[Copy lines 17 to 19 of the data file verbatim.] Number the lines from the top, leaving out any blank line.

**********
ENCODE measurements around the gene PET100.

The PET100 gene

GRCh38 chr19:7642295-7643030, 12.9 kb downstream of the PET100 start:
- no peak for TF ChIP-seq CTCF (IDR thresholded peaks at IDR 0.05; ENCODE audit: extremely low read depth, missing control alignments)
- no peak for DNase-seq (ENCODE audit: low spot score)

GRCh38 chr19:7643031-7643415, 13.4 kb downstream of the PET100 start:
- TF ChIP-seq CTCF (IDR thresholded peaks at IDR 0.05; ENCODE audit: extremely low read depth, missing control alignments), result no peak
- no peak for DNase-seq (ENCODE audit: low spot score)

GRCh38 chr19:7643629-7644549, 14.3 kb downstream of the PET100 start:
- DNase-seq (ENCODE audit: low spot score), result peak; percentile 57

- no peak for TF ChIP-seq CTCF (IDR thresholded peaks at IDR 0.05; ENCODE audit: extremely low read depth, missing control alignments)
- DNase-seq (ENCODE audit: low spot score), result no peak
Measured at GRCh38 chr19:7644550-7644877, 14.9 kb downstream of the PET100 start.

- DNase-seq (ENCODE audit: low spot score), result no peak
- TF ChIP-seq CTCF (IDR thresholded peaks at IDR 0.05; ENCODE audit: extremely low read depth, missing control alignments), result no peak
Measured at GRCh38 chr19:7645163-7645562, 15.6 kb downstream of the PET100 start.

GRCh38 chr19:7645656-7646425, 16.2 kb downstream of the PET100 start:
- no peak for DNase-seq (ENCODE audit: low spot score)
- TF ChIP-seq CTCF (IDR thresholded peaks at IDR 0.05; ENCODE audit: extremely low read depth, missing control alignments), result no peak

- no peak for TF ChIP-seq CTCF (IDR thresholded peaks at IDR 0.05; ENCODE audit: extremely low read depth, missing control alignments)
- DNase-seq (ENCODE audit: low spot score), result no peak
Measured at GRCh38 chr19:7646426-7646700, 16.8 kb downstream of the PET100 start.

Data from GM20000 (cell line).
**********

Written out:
GRCh38 chr19:7645656-7646425, 16.2 kb downstream of the PET100 start:
- no peak for DNase-seq (ENCODE audit: low spot score)
- TF ChIP-seq CTCF (IDR thresholded peaks at IDR 0.05; ENCODE audit: extremely low read depth, missing control alignments), result no peak